Beliefnet
How Great Thou Part

I am forever indebted to my mom.

Anyone who has been raised by a single parent can attest to the devotion and loyalty you feel to the parent who was constantly physically, emotionally and financially available to you.

As a young adult, I carried a significant pang that I lost her before I could repay the debt I felt I owed her.

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I wanted to be able to do things for her, take her places and ease the burden of solo parenting she had graciously lived.

Years later I decided since I could no longer treat her maybe one day I could start a foundation of some sort. A safe haven that might be a resource to those who become primary parents with little or no physical, emotional or financial help. Of course, there are many good divorces where both parents share equally in the responsibility. However, in other situations, one parent essentially disappears from daily life.

There are a plethora of single parents who need but will never ask for help.

It attacks pride and self-dignity and is extremely humbling.

Even the most confident, independent and together person occasionally needs help. Thus, a parent going it alone definitely does.

Now that I am older and in my mother’s shoes I marvel that I thought I had to honor her in a grand way with a foundation.

In fact, it reminds me of the story I tell about my uncle the priest. I was going to a big city soup kitchen to volunteer and he reminded me it’s better to do so in our own backyard. Why? I would have made it into the city once a year. Volunteering in my own community meant it might actually be something I continued to do.

There were always people I could have helped in what to me seemed like small ways but to their lives would have made a grand impact.

In the past ten years, I certainly knew people who were divorcing. I am embarrassed to say I did do what I could but I could have done much more. I was good at being an emotional support system and listening and meeting them for coffee, lunch or dinner but I didn’t spend a lot of time thinking about their daily lives.

What ride need to be given, what repair needed to be made and on and on.

I’ve been fortunate this year to get much of my life and house back together. Long needed repairs have been done, my tree is adorned and as the classic goes, “The stockings are hung by the chimney with care.”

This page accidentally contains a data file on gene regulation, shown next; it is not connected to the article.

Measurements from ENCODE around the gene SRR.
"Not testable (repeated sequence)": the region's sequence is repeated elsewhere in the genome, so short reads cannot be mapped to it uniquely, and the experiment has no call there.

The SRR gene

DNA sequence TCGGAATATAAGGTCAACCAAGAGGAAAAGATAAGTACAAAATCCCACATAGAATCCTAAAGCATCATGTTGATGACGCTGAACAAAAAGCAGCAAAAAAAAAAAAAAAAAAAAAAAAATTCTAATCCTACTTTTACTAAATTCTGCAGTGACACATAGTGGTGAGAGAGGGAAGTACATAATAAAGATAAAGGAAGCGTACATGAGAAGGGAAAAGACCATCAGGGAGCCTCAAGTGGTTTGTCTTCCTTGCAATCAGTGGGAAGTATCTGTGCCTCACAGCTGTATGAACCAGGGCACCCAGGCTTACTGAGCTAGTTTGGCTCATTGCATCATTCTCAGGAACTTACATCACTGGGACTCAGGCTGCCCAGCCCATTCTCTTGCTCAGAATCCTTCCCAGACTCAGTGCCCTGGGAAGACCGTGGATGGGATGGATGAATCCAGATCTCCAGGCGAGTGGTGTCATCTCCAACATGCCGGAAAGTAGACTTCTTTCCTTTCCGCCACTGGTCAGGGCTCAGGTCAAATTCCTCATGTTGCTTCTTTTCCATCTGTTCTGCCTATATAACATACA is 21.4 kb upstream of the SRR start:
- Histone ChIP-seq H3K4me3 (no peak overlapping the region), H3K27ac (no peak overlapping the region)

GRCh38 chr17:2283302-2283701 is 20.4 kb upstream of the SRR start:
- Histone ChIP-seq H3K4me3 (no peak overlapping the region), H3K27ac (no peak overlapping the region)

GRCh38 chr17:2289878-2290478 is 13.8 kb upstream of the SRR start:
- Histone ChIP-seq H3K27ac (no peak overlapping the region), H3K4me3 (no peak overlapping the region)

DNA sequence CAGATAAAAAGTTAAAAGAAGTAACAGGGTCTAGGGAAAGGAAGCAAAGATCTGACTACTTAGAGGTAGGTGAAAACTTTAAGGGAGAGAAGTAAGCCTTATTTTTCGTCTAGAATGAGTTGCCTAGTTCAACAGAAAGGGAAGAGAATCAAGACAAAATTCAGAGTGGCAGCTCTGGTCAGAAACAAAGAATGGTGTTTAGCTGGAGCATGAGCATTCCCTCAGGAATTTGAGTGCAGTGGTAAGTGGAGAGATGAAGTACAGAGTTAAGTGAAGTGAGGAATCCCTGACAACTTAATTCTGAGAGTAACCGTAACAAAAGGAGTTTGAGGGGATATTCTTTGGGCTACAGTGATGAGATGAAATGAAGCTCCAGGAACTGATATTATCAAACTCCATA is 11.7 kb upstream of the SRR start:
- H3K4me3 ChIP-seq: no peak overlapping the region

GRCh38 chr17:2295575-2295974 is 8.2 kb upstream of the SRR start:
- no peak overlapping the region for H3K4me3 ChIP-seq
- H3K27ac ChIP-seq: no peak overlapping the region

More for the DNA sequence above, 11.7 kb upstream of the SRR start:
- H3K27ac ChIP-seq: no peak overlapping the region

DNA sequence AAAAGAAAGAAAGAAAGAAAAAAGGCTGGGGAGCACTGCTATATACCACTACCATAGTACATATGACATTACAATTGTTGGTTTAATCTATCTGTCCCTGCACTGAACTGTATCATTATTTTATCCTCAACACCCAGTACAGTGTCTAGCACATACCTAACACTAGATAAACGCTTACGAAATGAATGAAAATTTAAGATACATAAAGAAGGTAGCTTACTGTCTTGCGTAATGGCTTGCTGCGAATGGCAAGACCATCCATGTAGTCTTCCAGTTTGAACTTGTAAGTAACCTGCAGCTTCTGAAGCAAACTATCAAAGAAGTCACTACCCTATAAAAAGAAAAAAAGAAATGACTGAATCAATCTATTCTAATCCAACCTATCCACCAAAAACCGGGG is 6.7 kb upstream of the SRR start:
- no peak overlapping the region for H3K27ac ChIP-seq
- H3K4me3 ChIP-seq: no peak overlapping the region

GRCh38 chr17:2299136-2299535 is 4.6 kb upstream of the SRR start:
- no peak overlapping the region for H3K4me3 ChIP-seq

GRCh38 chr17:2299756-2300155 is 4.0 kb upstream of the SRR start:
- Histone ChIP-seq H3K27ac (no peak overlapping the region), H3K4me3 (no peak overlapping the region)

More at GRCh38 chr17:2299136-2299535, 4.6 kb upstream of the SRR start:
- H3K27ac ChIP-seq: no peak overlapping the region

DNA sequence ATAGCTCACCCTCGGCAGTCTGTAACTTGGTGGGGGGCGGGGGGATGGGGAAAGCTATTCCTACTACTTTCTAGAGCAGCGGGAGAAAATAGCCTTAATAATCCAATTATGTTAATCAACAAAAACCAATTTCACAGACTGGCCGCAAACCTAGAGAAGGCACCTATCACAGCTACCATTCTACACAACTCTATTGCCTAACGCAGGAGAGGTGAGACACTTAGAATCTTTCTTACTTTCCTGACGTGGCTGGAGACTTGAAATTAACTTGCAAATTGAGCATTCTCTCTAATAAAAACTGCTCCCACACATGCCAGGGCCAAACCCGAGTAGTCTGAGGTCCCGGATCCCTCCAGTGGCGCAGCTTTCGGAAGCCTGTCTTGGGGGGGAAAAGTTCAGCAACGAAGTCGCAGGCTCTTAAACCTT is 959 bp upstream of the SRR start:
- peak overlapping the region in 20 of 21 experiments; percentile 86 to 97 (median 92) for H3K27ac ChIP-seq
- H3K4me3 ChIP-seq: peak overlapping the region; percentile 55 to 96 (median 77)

I am ready for this holiday season but I will admit the past few years many decorations stayed packed away and much less was done. It just wasn’t an easy time and the holidays demand extra physical, financial and emotional energy for the average individual.

Those three buzz words again.

Here are 5 things you can do to bring additional joy to the families of single parents:

1. Deliver a Tree and/or Wreath:

There are now services who send their ‘elves’ to deliver Christmas trees and actually put them up. It may seem late in the holiday season, but divorce and single parenting often will leave solo parents getting their act together much later than the average family.

There are florists who will also deliver wreaths and beautiful floral arrangements and it’s never too late in the holiday season to receive additional gorgeous holiday decorations.

2. Flood the yard with Christmas Lights and/or Decorations:

Nothing makes the holidays more magical than sparkling lights under a moonlit sky. 

Some yards are manageable and holiday lights are easily hung and others are far more difficult requiring ladders and things which make it harder for a single parent to do. Additionally, string lights are just another expense for a parent on their own watching finances.

Kids of all ages will be delighted to find ‘elves’ have come to brighten and lighten their holiday.

Again, something which is not too late to do as these typically stay up and are enjoyed past New Years.

3. Secret Santa meets Being Booed:

We are used to Secret Santa but what about combining with the concept of Halloween Booing?

Just dropping off an unexpected family gift with no sign of who it is from. 

It could be a really cute holiday decoration such as a snowglobe or ornament. It could be a video game with popcorn, It could be a game to be played by the entire family or a football for a holiday game.

Or a stocking for each child filled with goodies or gift cards.

(Footnote: be careful of leaving chocolate with families who have dogs or place it high enough they can’t get it before their family comes home to retrieve the treats)

4. Food and Treats:

For many years, my boys and I would get in the car and bring yummy treats to the homes of our family friends. We would always wait and do this on Christmas Eve day.

Some years it was wine and cheese and crackers, others cookies, others a cute holiday dish with candies.

Again, never too late to get a sweet surprise.

5. Think Holiday Magic:

Children of divorce could use an extra dose of magic around the holidays.

There are so many things which will bring a smile to their faces regardless of their ages.

Carol outside their home, decorate their mailbox, hang ornaments on an outside tree, organize the neighborhood ‘elf’s’ and get three to five people to drop something off every day as a progressive holiday dinner party for the family. One day a ham, the next cookies, and so on.

Take small children shopping to get a last minute gift for someone they love.

 

There are so many ways to infuse more holiday magic.

And most importantly it’s never too late in the season to do so.

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E-mail: Colleen.Sheehy.Orme@gmail.com
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